|United States Senator|
from South Carolina
November 9, 1966 – January 3, 2005
|Preceded by||Donald Russell|
|Succeeded by||Jim DeMint|
|106th Governor of South Carolina|
January 20, 1959 – January 15, 1963
|Lieutenant||Burnet R. Maybank Jr.|
|Preceded by||George Timmerman|
|Succeeded by||Donald Russell|
|77th Lieutenant Governor of South Carolina|
January 18, 1955 – January 20, 1959
|Preceded by||George Timmerman|
|Succeeded by||Burnet Maybank|
Ernest Frederick Hollings
January 1, 1922
Charleston, South Carolina, U.S.
|Died||April 6, 2019 (aged 97)|
Isle of Palms, South Carolina, U.S.
(m. 1946; div. 1971)
(m. 1971; died 2012)
|Education||The Citadel (BS)|
University of South Carolina, Columbia (LLB)
|Branch/service||United States Army|
|Years of service||1942–1945|
|Battles/wars||World War II|
Ernest Frederick "Fritz" Hollings (January 1, 1922 – April 6, 2019) was an American politician. Hollings served as a Democratic United States Senator from South Carolina from 1966 to 2005, as well as the 106th Governor of South Carolina (1959–1963) and the 77th Lieutenant Governor (1955–1959). He served 38 years and 55 days in the Senate, which makes him the 8th-longest-serving Senator in history.
Following the death of John Glenn in December 2016, Hollings became the oldest living former United States senator.
Early life[change | change source]
Career[change | change source]
Governor of South Carolina[change | change source]
As governor of South Carolina from January 20, 1959 to January 15, 1963, Hollings worked to improve the state's educational system, helping to bring more industry and employment opportunities to the state. His term in office saw the establishment of the state's technical education system and its educational television network. He also called for and achieved significant increases in teachers' salaries, bringing them closer to the regional average. At the 1961 Governor's Conference on Business, Industry, Education and Agriculture in Columbia, S.C., he declared, "Today, in our complex society, education is the cornerstone upon which economic development must be built--and prosperity assured."
He tried to win the Democratic nomination for a seat in the U.S. Senate in 1962 but lost to incumbent Olin D. Johnston.
Senator[change | change source]
For 36 years (until January 2003), he served alongside Republican Strom Thurmond, making them the longest-serving Senate duo ever. This made him the longest-serving junior senator ever, even though he had more seniority than all but a few of his colleagues. Thurmond and Hollings generally had a good relationship despite their sometimes sharp philosophical differences, and frequently collaborated on legislation and projects to benefit South Carolina. Only Thurmond, Robert Byrd, Ted Kennedy, Daniel Inouye, Carl Hayden, John Stennis and Ted Stevens served longer in the Senate than Hollings.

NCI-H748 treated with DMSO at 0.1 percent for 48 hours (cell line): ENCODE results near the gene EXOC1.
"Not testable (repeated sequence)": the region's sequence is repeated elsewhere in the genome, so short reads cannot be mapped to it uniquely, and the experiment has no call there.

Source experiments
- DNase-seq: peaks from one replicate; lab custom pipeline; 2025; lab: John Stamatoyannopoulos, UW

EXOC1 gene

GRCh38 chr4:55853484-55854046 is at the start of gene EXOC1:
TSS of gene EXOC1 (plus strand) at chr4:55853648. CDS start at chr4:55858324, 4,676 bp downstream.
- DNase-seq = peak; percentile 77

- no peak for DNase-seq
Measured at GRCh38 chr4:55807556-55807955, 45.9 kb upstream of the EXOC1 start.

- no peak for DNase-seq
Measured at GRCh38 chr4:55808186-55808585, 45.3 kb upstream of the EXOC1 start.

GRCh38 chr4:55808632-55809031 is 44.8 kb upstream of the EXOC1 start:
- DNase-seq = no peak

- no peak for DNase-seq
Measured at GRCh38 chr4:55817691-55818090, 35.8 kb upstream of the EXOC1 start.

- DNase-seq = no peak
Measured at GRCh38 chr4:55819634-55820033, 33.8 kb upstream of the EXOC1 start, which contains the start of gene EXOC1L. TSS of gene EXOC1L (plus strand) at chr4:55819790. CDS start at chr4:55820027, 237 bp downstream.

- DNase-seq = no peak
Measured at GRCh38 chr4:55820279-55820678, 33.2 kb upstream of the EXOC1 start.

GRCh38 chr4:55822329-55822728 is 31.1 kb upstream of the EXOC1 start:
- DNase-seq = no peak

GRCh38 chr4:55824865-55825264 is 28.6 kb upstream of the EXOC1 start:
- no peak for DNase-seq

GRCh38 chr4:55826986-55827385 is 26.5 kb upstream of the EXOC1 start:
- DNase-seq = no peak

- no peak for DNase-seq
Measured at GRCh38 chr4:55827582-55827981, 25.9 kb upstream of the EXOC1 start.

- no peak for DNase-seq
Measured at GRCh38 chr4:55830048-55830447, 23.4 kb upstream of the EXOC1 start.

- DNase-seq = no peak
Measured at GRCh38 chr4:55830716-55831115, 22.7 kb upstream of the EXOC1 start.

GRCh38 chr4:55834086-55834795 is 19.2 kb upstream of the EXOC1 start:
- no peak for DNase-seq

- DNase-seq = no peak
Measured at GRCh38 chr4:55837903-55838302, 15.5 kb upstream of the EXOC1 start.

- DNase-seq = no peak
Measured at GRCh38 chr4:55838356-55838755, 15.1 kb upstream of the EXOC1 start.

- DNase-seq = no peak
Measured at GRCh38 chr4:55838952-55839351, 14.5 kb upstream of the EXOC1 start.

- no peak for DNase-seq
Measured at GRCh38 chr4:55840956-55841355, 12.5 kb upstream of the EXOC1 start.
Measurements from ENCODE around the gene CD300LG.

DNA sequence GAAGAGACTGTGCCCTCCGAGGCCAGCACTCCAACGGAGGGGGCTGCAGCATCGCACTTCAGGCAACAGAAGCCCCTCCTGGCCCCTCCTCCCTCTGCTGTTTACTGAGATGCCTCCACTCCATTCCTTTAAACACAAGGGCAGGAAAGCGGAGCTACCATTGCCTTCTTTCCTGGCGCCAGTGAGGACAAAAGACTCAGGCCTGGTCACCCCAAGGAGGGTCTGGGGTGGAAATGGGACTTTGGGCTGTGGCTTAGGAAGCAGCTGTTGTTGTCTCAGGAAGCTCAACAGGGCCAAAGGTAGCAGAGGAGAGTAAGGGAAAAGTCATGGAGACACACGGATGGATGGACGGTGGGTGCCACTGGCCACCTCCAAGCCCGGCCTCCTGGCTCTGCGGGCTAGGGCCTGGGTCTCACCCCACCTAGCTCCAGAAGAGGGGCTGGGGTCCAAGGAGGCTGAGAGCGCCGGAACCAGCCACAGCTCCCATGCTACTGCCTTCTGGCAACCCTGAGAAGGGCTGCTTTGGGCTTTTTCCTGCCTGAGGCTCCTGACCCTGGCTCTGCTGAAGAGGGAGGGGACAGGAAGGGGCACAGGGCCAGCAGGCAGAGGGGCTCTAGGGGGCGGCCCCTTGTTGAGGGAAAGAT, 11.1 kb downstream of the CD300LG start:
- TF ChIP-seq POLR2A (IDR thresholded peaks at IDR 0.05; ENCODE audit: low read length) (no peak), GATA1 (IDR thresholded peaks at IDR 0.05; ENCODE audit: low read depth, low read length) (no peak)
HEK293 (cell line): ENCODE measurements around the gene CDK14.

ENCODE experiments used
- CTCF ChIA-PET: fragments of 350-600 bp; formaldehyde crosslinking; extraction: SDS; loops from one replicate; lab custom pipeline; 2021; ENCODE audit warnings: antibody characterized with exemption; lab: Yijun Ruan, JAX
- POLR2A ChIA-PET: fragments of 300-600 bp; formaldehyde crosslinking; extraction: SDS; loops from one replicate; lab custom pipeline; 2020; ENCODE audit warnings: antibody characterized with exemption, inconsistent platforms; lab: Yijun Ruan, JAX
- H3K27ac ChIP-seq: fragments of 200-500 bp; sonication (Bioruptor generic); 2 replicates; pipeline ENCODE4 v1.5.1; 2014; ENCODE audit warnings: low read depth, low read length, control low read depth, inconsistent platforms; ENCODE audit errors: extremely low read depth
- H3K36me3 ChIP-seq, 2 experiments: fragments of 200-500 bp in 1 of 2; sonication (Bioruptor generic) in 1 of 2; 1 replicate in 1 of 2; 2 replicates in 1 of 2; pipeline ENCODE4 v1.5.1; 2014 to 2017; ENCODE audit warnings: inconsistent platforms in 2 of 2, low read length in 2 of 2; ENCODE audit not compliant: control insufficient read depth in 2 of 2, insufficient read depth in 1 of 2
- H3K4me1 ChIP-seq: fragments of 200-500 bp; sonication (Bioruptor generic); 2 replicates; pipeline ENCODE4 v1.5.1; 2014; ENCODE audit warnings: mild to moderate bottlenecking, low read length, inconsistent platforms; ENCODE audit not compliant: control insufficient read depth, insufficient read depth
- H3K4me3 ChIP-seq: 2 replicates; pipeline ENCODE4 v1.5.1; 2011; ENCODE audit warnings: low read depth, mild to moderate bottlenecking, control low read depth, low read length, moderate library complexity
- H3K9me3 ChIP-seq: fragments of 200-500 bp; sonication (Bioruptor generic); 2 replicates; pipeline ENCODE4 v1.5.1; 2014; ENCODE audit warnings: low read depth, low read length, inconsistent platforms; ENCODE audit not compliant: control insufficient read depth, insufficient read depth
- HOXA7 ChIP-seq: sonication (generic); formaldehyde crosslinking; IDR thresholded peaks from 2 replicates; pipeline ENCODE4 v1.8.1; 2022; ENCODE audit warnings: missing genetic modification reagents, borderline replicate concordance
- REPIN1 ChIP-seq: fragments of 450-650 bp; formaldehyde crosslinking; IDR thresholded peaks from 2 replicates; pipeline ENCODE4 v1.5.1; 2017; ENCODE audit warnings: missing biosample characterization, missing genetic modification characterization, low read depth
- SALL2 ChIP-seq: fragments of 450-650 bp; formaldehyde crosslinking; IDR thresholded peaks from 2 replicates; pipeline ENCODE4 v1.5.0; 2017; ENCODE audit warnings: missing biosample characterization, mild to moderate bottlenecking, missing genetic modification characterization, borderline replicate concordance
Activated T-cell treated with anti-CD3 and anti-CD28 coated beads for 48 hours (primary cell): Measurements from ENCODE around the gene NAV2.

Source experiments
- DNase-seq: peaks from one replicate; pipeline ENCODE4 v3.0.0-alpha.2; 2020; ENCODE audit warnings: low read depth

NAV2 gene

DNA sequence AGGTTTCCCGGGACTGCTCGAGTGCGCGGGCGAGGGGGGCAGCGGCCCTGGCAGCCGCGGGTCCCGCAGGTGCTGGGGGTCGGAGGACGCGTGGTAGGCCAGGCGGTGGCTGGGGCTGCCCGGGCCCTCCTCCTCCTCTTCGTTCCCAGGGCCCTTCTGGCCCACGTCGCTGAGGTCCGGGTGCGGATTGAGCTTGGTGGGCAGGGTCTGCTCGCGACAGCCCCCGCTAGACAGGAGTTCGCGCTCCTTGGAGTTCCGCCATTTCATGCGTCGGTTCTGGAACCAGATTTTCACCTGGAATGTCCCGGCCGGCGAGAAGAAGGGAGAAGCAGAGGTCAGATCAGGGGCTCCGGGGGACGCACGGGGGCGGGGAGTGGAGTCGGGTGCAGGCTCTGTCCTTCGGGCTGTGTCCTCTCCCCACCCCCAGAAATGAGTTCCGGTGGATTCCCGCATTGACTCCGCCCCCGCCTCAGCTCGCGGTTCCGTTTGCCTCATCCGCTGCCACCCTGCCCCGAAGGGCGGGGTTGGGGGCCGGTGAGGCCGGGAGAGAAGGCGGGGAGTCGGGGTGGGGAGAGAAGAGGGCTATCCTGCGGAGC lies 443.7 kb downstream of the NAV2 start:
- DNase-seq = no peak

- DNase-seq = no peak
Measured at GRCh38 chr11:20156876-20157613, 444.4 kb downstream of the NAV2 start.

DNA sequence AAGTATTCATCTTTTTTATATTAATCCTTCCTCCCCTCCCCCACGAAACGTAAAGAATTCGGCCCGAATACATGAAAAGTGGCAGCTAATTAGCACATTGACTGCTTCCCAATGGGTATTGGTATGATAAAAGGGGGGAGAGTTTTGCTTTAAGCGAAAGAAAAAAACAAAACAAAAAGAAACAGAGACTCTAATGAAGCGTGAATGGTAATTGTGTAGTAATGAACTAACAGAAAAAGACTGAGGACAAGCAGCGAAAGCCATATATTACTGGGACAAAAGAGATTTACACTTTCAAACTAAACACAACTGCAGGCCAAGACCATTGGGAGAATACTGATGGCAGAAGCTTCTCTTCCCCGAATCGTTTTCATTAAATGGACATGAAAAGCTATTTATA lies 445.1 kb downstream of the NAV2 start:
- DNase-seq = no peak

Hollings remained very popular in South Carolina over the years, even as the state became increasingly friendly to Republicans at the national level. In his first three bids for a full term, he never dropped below 60 percent of the vote. In the 1992 election, however, he faced an unexpectedly close race against former Congressman Tommy Hartnett in what was otherwise a very good year for Democrats nationally. Hartnett had represented the Charleston area in Congress from 1981 to 1987, thus making him Hollings' congressman. His appeal in the Lowcountry — traditionally a swing region at the state level — enabled him to hold Hollings to only 50 percent of the vote.
In his last Senate race in 1998, Hollings faced Republican congressman Bob Inglis. One of the more heated and notable moments of the race was a newspaper interview in which Hollings referred to Inglis as a "goddamn skunk". Hollings was re-elected 52%-45%.
Presidential candidate[change | change source]
Personal life and death[change | change source]
Hollings was married to Martha Patricia Salley until they divorced. Then he was married to Rita Liddy from 1971 until her death in 2012. He had four children with Patricia. He lived in Charleston, South Carolina.
References[change | change source]
- "Ernest Frederick Hollings". 4 October 2011. Archived from the original on 12 May 2013. Retrieved 9 April 2013.
- "Finding Aid for the Gubernatorial Papers of the Ernest F. "Fritz" Hollings Collection" (PDF). South Carolina Political Collections of the University of South Carolina. Retrieved September 14, 2009. Archived from the original (PDF) on May 30, 2010. Retrieved August 9, 2013.
- Hicks, Brian; Kropf, Schuyler (April 6, 2019). "Former SC Governor, U.S. Senator Ernest F. 'Fritz' Hollings dies at 97". The Post and Courier. Retrieved April 6, 2019.
Other websites[change | change source]
Media related to Ernest Hollings at Wikimedia Commons
|Wikiquote has a collection of quotations related to: Fritz Hollings|
- The Papers of Fritz Hollings at the University of South Carolina
- "Fritz Hollings: In His Own Words," an online collection of documents from the Papers of Fritz Hollings at the University of SC
- Center for Responsive Politics figures on Hollings' funding Archived 2002-04-05 at the Wayback Machine